The egg of it is lightly bent at the ventral side with the narrowed (aboral) end turned to the provisions. From this it follows that at the moment of oviposition the bee, holding itself with its tarsi on the ceiling of the cell, had its back turned down, and its head turned to the exit of the nest. Only in this posture, letting the egg down freely into the air, the bee could fix the egg on the ceiling of the cell with the head-end, having exited from the oviduct, last.
C. inexpectatus is interesting also by the fact that it demonstrates how easy these bees, nesting in a mineral substrate [for instance sand], could pass over to a vegetable substrate [such as the cavities of reed stems] turning out to suit them. To this we add that in South Africa in intensionally set up special tubes also settled two species of colletes (Taylor, 1962, 1965). About the way of oviposition in them no statements were made.

Let us now turn to the representatives of another family of primitive bees, the Hylaeidae. As to their outward appearance, almost or completely lacking a hairy coat, they look more like wasps than bees, and this justifies their popular name -- "masked bees". Study of a number of exotic genera of them significantly relaxed the structural differences between them and the Colletidae, and today the "masked bees" are, together with the Colletidae and other related forms, united sometimes in the one family Colletidae Michiner, in which the hylaeids figure as the subfamily Hylaeinae. According to Michiner it is supposed to be possible to derive from the ancestor, being similar to the above mentioned Australian Paracolletes, the other subfamilies of colletid bees through the loss by them of the brush of collecting hairs on the hindlegs and [through] some other modifications. However, it is ununderstandable how the Hylaeidae, allegedly having evolved from ancestors possessing a collecting brush, could have lost this useful organ, although the corresponding function in them has remained and is today fulfilled already without a special adaptive structure, namely through swallowing the pollen to be collected.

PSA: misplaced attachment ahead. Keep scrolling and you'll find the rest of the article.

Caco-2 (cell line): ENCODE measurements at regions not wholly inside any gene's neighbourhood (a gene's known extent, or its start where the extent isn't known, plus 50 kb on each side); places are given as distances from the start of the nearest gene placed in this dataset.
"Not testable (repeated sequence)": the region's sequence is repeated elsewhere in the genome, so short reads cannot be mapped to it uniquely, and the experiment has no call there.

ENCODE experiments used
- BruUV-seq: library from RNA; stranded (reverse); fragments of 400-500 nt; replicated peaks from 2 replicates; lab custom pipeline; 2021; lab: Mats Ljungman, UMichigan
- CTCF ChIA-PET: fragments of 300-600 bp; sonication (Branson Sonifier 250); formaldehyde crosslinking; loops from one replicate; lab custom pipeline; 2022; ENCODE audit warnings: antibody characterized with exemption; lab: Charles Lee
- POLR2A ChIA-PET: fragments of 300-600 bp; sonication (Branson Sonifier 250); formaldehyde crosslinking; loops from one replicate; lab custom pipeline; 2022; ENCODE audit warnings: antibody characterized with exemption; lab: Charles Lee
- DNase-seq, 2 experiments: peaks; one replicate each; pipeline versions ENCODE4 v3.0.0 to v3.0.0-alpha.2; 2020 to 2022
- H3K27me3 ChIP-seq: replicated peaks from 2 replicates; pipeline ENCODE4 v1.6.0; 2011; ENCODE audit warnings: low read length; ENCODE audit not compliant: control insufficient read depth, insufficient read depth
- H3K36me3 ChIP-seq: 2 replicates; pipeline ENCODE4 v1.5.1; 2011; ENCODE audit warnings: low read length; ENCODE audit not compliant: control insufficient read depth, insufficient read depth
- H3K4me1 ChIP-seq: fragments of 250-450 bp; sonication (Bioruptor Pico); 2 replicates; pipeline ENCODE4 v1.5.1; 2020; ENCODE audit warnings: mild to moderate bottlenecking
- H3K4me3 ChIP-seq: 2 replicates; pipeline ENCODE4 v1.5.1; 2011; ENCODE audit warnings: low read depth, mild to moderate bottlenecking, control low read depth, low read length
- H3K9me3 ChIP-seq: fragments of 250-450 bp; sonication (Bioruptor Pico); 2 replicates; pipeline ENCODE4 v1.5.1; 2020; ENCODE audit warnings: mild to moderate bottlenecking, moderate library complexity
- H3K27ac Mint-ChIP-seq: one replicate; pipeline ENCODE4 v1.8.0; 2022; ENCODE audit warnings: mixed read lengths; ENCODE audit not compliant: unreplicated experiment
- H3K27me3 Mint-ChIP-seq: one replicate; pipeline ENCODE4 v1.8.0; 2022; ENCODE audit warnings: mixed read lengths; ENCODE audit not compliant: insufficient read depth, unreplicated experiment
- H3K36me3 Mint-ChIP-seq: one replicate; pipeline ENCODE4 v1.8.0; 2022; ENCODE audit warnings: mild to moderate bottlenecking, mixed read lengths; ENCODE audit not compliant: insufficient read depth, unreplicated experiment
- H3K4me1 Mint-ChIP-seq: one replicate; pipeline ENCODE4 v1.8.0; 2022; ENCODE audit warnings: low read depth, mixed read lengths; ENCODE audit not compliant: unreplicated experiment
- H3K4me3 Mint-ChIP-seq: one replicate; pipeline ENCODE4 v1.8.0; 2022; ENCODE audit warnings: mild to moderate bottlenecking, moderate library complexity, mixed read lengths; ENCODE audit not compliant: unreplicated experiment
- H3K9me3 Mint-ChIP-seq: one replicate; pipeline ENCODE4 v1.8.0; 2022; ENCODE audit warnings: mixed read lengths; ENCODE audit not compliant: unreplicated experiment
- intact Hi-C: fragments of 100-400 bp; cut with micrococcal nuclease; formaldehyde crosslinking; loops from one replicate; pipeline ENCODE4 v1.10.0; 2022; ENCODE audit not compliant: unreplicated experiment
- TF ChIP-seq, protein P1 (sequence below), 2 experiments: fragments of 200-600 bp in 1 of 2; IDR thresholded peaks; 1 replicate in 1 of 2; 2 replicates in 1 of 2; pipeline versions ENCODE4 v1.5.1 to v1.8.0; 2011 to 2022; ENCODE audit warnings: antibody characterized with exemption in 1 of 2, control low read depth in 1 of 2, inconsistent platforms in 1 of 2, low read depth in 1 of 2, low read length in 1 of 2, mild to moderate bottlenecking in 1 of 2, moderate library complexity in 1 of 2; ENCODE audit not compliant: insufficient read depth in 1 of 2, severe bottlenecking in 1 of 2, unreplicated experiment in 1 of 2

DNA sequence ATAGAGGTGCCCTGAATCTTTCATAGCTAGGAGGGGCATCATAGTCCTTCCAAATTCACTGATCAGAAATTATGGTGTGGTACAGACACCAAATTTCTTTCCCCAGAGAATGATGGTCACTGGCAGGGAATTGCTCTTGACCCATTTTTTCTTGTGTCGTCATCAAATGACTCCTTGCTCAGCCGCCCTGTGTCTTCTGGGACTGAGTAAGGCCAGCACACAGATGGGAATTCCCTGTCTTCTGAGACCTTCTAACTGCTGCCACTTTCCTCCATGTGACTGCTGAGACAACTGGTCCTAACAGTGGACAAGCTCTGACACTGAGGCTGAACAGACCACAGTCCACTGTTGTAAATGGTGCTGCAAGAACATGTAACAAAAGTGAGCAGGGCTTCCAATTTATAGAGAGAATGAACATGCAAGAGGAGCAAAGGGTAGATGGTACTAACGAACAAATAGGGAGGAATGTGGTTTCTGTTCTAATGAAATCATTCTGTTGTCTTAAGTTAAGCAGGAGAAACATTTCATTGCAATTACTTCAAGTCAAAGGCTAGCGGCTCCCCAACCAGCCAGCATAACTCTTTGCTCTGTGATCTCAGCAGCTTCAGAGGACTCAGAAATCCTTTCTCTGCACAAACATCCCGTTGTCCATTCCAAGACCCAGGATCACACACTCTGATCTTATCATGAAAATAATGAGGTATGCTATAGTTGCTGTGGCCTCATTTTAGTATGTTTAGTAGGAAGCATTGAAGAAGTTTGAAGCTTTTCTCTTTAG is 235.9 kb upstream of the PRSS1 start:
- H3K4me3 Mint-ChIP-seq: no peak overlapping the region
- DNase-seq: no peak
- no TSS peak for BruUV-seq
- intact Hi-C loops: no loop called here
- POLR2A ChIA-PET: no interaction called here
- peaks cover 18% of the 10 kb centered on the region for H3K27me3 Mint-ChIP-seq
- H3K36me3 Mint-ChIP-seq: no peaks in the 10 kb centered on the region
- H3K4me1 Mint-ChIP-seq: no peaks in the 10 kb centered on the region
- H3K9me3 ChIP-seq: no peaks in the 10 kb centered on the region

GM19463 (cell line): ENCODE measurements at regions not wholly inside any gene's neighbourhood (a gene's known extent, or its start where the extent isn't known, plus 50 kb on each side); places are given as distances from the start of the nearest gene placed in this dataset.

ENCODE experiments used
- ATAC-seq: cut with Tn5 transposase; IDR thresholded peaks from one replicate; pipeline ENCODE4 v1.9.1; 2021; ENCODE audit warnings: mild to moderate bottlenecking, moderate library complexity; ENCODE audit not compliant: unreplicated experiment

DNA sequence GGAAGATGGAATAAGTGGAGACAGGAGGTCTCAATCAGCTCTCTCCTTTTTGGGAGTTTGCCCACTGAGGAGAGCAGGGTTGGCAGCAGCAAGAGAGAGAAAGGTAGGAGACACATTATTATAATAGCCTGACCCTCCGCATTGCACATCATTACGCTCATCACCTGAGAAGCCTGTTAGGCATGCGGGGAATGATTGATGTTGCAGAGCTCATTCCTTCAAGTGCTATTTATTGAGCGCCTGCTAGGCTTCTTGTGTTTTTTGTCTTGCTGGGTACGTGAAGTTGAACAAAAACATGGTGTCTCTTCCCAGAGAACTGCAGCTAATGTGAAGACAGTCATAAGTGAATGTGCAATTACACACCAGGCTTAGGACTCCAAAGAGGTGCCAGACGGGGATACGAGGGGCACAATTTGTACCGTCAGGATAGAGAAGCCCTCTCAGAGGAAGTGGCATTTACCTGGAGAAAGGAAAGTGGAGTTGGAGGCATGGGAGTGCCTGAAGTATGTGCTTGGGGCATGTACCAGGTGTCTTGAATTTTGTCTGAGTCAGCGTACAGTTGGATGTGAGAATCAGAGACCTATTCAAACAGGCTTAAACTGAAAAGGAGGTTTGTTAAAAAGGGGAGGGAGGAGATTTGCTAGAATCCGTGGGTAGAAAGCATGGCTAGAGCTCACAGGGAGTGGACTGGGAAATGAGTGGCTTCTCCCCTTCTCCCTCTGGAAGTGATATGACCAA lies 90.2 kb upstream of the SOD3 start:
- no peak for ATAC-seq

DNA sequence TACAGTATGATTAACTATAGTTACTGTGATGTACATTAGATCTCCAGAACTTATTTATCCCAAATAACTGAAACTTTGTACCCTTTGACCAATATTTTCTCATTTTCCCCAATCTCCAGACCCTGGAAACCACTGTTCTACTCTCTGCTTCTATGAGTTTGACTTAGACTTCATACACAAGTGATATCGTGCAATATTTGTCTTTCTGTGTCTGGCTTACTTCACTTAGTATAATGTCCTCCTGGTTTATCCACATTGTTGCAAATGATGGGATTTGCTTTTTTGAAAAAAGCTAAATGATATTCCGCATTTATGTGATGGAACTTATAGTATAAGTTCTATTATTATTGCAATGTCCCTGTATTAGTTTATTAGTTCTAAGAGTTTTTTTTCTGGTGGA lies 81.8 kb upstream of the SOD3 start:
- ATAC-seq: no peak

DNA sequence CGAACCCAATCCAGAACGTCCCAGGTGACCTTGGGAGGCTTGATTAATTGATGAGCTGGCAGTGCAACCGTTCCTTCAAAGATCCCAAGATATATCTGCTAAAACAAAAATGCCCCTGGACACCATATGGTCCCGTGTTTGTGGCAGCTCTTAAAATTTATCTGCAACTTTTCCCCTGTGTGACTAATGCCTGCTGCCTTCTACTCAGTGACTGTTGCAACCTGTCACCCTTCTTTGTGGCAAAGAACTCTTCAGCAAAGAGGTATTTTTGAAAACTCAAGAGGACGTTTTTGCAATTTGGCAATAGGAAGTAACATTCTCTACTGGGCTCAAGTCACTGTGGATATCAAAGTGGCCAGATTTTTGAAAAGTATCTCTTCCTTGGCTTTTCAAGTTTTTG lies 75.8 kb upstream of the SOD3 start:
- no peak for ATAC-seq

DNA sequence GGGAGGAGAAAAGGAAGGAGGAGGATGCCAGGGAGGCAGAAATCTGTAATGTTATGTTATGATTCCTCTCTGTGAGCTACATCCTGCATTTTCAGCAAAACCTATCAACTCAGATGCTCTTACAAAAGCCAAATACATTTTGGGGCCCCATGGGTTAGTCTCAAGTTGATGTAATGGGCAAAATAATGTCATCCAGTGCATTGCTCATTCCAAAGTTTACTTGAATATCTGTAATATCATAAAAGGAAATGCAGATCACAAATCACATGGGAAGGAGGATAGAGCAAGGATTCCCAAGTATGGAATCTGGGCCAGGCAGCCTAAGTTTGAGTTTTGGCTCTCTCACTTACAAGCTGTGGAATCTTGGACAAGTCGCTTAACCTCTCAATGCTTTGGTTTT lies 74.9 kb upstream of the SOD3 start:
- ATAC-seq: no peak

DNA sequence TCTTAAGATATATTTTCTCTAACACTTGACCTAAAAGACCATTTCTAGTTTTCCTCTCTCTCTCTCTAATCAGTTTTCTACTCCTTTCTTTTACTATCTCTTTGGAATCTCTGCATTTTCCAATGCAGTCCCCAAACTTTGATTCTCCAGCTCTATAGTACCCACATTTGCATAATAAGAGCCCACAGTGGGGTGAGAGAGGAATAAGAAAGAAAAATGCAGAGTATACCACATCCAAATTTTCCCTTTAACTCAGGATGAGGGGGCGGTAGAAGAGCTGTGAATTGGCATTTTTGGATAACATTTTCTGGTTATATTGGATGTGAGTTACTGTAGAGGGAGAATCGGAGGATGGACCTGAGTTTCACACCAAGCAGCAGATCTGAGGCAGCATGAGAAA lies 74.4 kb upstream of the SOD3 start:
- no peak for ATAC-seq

In the light of these typical vespine traits of their organization the hylaeids are not, understandibly, able to collect and transport flower-pollen on the surface of their body or on their legs, but only inside them -- in the crop or in the mouth and on the mouth-parts. Thus, the "masked bees" not only more or less preserved the bald appearance of their related ancestors, but also inherited from them the habits of collecting and transporting of honey-provisions inside their body with them, in order to give it off later from the mouth into the cell. In all remaining independently [i.e. solitarily] nesting bees the provisions are, on the contrary, collected, and in this or another degree, sometimes completely (as in Melitturga), transported to the cell  outside  the bee's body with the help of specially developed hairs or in special sites of the chitinous integument, in "baskets".